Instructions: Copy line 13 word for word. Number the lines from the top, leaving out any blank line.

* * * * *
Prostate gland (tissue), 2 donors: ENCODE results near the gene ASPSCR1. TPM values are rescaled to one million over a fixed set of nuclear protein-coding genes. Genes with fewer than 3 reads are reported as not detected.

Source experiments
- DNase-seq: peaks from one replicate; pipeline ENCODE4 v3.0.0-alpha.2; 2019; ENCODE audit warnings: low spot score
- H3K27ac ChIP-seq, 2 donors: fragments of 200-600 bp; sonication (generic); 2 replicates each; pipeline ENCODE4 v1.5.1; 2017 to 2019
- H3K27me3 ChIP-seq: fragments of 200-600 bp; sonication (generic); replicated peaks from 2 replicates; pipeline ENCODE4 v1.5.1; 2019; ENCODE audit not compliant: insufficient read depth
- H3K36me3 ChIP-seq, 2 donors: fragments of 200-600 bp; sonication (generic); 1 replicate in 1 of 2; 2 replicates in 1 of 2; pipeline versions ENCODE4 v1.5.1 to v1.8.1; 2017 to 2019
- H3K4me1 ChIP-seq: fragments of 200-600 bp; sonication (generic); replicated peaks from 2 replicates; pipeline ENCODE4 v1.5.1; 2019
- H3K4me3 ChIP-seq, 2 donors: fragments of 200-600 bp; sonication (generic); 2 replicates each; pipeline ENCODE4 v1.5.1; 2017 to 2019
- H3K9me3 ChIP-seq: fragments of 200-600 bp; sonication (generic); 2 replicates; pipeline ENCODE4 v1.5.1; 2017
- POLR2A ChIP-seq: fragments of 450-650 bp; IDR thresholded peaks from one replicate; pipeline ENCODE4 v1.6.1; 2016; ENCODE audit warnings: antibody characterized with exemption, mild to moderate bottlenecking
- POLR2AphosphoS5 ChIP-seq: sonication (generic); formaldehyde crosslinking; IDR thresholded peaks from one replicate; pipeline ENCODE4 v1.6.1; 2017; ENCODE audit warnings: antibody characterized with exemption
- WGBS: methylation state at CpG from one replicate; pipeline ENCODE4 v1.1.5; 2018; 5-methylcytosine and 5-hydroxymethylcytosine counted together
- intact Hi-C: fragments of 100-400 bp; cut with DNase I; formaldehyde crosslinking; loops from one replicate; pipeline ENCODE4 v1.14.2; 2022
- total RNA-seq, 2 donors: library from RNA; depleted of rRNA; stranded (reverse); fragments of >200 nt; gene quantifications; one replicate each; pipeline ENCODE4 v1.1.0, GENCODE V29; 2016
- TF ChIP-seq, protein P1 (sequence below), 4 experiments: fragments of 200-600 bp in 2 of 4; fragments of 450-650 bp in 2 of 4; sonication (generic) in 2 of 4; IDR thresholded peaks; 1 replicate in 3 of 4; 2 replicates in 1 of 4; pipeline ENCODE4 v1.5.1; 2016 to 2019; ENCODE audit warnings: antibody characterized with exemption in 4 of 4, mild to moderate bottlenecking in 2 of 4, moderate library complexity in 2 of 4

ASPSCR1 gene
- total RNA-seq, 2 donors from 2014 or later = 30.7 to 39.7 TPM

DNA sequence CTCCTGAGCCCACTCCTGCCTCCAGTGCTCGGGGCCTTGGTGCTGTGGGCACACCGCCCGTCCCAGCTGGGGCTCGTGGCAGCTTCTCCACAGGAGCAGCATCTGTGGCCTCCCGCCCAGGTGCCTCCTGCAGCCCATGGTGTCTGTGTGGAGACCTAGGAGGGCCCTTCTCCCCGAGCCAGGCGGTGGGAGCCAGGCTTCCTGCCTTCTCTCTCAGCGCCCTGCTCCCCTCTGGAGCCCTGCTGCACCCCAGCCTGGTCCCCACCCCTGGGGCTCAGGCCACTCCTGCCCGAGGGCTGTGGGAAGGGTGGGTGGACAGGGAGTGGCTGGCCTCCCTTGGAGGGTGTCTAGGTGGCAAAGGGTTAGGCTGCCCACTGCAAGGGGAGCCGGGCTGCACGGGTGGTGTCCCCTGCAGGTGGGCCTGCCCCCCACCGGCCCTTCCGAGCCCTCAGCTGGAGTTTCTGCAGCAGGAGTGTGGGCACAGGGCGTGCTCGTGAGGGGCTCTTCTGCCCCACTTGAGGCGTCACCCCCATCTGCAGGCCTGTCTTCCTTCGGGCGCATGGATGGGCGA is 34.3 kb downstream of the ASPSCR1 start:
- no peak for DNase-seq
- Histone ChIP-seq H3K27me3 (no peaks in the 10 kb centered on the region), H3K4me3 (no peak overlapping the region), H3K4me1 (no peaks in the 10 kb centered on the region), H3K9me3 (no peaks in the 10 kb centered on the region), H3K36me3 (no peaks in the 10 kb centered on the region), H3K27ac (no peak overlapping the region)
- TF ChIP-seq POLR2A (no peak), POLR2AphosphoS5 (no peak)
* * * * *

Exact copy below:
- intact Hi-C: fragments of 100-400 bp; cut with DNase I; formaldehyde crosslinking; loops from one replicate; pipeline ENCODE4 v1.14.2; 2022